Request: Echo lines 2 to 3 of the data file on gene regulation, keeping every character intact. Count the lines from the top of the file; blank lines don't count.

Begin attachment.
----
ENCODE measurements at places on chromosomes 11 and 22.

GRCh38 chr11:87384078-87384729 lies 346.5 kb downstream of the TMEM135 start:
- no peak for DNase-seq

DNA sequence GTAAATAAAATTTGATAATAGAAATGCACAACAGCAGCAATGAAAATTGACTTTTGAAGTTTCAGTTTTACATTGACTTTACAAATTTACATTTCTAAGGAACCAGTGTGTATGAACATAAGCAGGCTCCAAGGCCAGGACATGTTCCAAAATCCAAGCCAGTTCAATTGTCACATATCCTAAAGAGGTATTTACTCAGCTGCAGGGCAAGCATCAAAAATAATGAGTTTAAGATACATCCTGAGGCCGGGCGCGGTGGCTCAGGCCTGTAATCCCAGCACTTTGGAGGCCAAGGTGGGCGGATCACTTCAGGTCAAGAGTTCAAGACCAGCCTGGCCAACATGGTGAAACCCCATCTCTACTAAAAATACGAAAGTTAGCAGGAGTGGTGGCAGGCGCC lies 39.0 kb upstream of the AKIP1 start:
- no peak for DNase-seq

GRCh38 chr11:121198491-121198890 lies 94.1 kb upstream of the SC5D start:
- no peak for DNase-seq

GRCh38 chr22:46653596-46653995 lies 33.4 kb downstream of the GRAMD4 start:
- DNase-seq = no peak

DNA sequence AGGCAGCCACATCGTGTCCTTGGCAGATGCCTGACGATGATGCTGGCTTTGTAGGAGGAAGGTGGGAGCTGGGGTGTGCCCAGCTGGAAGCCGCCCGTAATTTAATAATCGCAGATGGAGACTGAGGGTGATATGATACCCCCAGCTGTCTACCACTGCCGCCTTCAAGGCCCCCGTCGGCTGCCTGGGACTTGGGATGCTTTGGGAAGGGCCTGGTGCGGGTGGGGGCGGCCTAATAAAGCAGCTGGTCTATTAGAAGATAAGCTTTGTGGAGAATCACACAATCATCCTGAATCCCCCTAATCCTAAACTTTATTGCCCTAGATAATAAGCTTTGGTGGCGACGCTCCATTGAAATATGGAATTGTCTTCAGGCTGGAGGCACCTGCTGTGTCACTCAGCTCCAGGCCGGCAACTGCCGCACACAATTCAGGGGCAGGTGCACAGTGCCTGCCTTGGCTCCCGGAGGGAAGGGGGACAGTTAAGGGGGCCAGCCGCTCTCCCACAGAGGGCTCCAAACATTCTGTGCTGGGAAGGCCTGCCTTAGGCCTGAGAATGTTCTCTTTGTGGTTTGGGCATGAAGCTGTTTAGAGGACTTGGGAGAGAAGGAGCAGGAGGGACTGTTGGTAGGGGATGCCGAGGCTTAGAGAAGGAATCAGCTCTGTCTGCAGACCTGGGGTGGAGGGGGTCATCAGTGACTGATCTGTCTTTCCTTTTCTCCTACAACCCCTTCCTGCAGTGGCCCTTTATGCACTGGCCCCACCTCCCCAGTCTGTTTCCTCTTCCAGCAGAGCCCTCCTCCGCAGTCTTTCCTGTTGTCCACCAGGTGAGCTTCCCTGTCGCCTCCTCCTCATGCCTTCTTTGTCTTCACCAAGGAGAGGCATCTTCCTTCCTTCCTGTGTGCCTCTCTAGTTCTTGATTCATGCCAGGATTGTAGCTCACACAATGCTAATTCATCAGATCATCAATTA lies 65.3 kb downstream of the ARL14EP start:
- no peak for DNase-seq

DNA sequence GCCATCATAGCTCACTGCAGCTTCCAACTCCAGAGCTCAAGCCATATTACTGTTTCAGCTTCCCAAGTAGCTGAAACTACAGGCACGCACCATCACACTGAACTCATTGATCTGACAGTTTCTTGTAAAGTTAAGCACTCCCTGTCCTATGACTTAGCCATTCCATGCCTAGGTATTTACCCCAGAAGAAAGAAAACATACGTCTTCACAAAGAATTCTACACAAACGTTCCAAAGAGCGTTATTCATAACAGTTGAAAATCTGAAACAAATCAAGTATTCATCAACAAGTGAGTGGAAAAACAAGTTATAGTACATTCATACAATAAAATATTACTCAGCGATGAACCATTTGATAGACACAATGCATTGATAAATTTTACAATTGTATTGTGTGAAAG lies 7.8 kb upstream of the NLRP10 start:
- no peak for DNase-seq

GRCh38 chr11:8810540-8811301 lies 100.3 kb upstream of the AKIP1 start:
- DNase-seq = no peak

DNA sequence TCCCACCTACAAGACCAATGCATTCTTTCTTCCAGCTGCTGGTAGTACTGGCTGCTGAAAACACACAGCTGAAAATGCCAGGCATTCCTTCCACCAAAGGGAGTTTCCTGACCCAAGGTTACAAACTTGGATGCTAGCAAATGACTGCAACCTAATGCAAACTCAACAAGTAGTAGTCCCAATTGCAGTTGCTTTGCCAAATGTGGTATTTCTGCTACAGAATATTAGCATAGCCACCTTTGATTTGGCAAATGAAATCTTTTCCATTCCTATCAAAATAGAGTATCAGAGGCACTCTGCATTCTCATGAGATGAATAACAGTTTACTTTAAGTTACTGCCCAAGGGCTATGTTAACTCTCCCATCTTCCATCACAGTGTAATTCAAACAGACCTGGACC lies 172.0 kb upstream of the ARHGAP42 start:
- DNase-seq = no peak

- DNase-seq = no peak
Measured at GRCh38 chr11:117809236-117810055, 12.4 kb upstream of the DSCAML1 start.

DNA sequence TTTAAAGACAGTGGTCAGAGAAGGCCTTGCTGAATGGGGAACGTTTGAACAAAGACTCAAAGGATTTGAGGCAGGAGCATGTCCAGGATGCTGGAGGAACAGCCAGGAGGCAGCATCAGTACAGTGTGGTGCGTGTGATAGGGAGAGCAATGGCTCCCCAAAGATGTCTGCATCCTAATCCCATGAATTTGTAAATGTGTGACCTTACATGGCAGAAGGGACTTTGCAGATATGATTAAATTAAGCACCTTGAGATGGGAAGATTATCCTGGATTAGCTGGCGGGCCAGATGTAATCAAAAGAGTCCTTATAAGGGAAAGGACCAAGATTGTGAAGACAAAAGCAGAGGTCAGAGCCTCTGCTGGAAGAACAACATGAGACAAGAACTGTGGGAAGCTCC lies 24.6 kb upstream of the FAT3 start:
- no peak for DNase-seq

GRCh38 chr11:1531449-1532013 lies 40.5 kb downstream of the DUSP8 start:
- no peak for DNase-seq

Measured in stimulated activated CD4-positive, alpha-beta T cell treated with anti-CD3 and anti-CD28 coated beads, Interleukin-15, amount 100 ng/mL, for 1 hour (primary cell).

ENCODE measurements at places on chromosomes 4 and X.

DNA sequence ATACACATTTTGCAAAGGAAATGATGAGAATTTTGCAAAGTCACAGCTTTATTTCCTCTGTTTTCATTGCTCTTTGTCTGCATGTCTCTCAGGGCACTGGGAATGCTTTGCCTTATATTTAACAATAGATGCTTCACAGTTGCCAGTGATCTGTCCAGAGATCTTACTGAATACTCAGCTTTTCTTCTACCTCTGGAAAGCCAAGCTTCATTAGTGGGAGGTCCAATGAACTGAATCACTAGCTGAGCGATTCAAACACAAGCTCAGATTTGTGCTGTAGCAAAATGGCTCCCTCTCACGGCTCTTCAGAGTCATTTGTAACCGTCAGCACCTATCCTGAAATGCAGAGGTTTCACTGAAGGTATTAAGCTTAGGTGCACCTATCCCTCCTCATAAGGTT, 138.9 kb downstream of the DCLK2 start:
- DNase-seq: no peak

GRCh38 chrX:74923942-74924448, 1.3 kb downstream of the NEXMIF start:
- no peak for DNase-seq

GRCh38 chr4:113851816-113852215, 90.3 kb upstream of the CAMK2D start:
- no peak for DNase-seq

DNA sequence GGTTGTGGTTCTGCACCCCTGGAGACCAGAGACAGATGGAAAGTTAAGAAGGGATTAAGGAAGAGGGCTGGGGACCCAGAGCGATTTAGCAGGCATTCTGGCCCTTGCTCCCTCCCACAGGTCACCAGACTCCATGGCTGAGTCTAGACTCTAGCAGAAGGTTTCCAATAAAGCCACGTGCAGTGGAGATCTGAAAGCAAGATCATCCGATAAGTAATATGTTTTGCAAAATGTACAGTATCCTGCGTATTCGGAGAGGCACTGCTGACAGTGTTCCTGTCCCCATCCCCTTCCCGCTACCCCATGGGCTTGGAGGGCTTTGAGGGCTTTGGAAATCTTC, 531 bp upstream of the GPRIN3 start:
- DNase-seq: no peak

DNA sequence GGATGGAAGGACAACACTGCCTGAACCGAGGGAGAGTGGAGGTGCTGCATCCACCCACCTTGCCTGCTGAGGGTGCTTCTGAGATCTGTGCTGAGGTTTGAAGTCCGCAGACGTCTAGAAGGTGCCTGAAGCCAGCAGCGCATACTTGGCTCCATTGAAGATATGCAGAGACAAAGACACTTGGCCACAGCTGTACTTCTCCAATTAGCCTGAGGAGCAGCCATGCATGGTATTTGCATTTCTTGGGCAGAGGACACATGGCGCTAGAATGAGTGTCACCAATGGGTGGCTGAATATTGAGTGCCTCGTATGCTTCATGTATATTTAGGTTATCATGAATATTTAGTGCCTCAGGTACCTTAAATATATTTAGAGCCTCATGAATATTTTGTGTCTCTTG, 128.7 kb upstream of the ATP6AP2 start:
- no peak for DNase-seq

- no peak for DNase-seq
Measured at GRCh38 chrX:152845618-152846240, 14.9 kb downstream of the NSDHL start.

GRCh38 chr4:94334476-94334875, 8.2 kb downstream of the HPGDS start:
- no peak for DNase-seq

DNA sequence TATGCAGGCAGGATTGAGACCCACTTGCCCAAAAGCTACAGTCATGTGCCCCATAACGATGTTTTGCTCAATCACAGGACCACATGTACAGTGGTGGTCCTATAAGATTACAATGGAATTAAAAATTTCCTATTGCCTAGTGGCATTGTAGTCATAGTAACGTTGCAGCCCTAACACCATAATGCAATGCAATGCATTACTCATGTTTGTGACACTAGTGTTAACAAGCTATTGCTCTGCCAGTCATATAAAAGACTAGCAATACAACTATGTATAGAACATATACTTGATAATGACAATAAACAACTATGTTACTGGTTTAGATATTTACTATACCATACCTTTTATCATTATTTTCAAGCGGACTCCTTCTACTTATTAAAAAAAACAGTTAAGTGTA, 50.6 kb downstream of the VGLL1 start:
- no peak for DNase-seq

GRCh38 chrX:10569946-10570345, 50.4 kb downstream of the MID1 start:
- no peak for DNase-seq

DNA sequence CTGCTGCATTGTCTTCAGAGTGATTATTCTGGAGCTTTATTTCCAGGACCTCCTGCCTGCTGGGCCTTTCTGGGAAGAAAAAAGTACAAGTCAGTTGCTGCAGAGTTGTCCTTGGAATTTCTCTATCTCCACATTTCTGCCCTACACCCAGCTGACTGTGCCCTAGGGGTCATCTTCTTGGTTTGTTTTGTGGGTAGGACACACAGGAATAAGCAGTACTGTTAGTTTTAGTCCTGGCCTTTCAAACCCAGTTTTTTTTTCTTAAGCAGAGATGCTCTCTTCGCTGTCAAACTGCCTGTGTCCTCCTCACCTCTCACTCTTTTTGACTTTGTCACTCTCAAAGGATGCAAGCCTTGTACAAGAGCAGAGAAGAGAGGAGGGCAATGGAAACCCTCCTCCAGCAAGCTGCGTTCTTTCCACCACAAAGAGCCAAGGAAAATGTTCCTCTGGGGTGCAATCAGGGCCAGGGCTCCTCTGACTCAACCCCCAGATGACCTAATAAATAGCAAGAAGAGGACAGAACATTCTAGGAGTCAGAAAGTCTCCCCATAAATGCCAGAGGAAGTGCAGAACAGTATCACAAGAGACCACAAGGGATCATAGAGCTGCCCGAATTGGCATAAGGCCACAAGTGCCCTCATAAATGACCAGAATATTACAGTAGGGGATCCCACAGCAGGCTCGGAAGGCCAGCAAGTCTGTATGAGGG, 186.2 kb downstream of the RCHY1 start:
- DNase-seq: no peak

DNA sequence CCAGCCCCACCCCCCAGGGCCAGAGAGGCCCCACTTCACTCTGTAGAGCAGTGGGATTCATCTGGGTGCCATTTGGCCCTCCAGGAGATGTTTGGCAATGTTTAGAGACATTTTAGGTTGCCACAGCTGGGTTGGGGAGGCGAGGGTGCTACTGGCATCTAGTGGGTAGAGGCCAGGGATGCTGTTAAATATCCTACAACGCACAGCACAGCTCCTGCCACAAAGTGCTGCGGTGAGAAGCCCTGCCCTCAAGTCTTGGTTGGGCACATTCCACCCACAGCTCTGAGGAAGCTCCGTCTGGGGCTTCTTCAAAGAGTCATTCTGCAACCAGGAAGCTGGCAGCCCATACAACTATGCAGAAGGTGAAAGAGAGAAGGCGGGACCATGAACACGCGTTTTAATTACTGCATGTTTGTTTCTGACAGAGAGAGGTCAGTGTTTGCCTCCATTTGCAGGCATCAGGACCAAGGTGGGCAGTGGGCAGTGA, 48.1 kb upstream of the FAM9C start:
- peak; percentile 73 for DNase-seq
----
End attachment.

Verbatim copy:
GRCh38 chr11:87384078-87384729 lies 346.5 kb downstream of the TMEM135 start:
- no peak for DNase-seq